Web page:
It is a further object of the present invention to provide a system and method for continuously processing a succession of encapsulated electronic components in order to remove resin bleed from their metallic leadframes.
A still further object of the present invention is to provide a system and method for removing resin bleed from encapsulated electronic components which can be used either in-line with other production equipment or as a stand alone system.
The in-line electrolytic deflash system and method of the present invention removes resin bleed and other materials from the leads of an encapsulated electronic component. An encapsulated electronic component is carried on a continuous belt through the system. The component first passes through an electrolytic deflash station which includes at least one tank filled with a deflash solution for loosening the resin bleed. The component is then rinsed in a low pressure rinse station, and then carried through a high pressure rinse station where the loosened resin bleed is removed from the component. The component is then further rinsed with both tap water and a deionized water. Once the component has been sufficiently rinsed any remaining moisture is blown off the part in an air knife station, and the component is then passed through a dryer which completely removes any moisture remaining on the component.
These and other objects and features will be more fully described below in connection with the various figures in which corresponding reference numerals refer to corresponding parts throughout the several views.
FIG. 1 is a perspective view of an encapsulated electronic component;
FIG. 2 is a front plan view of a preferred embodiment of the in-line system for removing resin bleed from the leadframe of an encapsulated electronic component of the present invention;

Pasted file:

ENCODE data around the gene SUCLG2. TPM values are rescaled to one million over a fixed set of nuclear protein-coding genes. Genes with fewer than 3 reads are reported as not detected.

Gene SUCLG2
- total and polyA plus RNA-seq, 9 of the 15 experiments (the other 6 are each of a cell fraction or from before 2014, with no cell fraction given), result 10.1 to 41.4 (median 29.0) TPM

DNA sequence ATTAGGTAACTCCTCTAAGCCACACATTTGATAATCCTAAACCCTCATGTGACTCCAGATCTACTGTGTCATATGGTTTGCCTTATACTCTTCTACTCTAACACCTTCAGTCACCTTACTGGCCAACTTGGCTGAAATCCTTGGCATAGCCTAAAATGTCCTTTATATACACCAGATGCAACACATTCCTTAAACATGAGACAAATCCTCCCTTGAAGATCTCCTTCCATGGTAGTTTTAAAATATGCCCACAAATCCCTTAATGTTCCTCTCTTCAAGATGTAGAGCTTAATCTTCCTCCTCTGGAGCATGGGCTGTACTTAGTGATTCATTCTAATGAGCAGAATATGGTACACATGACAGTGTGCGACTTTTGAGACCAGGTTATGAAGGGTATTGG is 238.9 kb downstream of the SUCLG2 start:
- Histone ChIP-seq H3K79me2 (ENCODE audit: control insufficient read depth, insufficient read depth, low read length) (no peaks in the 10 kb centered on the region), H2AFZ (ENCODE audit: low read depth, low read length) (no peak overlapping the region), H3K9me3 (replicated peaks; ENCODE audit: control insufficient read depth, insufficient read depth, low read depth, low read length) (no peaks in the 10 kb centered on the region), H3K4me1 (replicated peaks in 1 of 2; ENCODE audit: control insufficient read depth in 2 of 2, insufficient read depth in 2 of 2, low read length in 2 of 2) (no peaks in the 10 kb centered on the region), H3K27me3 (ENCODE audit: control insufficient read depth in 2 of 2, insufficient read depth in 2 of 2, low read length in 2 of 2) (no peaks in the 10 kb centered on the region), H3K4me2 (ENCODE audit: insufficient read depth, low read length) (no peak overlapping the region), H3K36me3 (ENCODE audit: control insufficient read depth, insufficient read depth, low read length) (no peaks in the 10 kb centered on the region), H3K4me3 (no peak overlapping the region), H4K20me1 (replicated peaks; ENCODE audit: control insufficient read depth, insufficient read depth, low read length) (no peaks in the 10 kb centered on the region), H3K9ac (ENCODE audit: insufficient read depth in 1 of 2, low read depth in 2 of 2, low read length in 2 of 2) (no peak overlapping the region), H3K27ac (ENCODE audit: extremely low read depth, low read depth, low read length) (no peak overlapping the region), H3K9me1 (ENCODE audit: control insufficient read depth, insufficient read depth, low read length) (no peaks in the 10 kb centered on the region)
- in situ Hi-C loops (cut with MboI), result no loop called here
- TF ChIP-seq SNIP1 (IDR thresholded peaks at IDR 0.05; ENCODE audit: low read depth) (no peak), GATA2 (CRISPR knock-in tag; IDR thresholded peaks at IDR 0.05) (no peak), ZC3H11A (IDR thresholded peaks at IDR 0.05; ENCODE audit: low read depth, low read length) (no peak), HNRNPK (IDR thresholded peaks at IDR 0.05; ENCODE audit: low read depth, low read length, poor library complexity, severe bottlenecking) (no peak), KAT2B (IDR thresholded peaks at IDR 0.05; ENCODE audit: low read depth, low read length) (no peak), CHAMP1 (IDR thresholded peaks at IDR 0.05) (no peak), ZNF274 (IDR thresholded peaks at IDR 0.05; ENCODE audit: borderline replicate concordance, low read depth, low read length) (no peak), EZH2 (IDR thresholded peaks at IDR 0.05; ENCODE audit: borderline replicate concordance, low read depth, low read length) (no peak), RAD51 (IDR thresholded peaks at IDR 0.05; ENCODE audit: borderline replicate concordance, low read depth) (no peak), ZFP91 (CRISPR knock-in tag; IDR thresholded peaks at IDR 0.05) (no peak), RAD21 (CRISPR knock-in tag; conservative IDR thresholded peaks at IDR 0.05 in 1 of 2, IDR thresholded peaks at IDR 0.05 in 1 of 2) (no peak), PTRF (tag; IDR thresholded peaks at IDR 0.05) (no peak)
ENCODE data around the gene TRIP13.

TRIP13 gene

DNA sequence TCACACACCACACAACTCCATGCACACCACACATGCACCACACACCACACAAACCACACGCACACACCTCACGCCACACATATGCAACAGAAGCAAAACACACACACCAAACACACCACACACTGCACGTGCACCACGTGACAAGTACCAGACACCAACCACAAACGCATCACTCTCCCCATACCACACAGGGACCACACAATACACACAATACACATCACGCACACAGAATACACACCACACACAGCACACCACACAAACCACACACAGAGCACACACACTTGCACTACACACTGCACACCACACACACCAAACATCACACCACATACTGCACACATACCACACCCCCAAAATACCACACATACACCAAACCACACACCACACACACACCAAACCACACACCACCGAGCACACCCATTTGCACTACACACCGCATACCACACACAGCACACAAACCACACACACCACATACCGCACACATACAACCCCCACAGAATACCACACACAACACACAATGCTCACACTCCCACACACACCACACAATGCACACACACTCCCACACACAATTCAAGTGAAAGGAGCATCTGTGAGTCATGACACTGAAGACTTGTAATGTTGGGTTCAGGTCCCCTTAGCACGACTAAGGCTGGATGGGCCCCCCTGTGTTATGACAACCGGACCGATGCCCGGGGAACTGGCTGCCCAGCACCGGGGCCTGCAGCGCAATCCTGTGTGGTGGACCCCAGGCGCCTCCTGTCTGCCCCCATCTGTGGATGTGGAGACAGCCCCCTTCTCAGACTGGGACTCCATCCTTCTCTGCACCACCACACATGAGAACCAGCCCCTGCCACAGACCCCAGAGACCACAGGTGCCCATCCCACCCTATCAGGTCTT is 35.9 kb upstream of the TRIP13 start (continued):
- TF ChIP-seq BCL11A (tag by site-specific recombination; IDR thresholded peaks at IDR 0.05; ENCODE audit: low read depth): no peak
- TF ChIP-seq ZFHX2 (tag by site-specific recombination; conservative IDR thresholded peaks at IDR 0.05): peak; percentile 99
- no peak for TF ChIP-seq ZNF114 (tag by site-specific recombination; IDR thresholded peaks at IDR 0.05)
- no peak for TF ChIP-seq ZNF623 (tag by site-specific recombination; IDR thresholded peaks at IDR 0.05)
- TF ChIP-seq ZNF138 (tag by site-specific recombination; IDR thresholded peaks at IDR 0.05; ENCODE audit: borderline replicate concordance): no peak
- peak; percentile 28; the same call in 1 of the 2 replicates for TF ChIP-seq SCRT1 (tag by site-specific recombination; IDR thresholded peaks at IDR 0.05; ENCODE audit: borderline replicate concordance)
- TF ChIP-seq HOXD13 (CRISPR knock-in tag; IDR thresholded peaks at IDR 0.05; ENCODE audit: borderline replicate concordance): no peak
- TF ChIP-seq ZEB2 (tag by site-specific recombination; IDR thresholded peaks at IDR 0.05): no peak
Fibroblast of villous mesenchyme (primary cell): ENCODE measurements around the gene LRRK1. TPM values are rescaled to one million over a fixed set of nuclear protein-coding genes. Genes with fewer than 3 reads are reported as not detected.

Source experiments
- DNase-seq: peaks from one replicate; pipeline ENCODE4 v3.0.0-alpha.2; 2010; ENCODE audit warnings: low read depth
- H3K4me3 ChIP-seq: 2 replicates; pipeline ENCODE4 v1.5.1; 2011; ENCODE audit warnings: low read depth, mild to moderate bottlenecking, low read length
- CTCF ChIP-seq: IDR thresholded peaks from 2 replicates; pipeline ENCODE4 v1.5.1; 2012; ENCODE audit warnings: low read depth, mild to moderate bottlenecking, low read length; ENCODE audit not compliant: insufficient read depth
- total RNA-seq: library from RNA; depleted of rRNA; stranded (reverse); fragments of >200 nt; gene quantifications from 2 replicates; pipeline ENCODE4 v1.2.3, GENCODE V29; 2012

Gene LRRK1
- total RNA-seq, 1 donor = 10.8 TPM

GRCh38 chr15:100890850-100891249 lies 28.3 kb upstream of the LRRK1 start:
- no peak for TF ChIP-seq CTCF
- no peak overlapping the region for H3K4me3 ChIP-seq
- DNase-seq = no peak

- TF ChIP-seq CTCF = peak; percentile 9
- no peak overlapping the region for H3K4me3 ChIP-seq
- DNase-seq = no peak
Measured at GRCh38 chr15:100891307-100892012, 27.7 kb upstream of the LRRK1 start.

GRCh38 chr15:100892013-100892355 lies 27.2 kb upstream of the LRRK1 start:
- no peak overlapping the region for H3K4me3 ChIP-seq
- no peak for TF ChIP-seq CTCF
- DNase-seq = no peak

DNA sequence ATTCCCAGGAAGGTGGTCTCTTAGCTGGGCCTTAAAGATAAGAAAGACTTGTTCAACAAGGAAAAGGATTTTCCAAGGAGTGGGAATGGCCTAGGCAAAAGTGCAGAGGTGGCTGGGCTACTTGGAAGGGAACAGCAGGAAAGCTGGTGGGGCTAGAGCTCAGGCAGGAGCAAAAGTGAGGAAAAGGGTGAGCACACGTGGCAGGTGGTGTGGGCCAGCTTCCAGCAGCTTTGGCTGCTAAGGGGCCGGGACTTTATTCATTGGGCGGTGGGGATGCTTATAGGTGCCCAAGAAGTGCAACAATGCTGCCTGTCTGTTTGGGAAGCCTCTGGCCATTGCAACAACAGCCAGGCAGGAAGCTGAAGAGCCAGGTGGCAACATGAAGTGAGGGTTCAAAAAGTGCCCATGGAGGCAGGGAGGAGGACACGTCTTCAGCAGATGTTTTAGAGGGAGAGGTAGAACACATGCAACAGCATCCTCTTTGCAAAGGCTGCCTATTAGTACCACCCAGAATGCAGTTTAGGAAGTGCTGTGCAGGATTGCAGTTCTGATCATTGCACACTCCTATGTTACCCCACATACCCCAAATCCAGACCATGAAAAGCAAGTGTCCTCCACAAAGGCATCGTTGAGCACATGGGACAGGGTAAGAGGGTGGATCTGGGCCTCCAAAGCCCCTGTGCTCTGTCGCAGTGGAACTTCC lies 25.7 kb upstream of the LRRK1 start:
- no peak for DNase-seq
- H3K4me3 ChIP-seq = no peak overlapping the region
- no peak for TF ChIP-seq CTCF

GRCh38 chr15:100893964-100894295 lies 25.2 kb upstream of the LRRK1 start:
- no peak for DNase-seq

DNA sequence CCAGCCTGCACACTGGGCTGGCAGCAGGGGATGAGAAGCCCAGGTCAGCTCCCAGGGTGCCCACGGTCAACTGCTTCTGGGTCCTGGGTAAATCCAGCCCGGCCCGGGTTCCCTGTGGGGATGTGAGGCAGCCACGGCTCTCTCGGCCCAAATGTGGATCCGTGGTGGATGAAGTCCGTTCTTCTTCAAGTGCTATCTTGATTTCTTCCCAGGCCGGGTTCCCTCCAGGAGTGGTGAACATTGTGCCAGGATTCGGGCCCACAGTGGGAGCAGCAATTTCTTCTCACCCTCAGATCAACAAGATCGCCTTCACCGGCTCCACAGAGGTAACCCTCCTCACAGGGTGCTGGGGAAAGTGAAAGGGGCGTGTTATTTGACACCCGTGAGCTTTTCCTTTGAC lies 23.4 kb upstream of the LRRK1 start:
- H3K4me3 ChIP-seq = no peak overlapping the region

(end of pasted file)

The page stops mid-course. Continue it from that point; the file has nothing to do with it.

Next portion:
FIG. 3 is a side plan view of the electrolytic deflash cell of the system shown in FIG. 2;
FIG. 4 is top view of the electrolytic deflash cell shown in FIG. 3;
FIG. 5 is a perspective view of the electrolytic deflash station shown in FIGS. 3 and 4;
FIG. 6 is a top plan view of the high pressure rinse cell of the system shown in FIG. 2;
FIG. 7 is a sectional view taken along lines 7--7 of FIG. 6.
Referring to FIG. 2, the automatic deflash system of the present invention is fed electronic encapsulated components, an example of which is shown in FIG. 1, from either another component processing system when the deflash system is connected to such a system as part of a complete in-line system for molding semiconductor packages or from an operator when the deflash system is used as a stand along unit.
The encapsulated electronic components 10 are loaded in the load station 11 onto a continuous conveyor belt 12 which will transport the components 10 throughout the entire system. The belt may be of any type traditionally used in connection with the production of encapsulated electronic circuits. In a preferred embodiment the belt 12 is an endless belt propelled in a continuous aligned loop. The belt proper 14 is constructed from a metallic alloy, preferably a stainless steel with high yield strength which is shaped into a flat web of considerable length, minimal thickness and a width adapted to the particular system. The web is formed into a continuous conveyor belt with its width in a substantially vertical plane. The bottom of the conveyor belt is provided with grip means 16, comprised of adjacent, double-bent fingers 18 of alternating asymmetrical shape which can interact to grip planar components pressed between adjacent flexible grip fingers. A belt of this type is described in detail in U.S. Pat. No. 4,534,843, the teachings of which are incorporated herein by reference.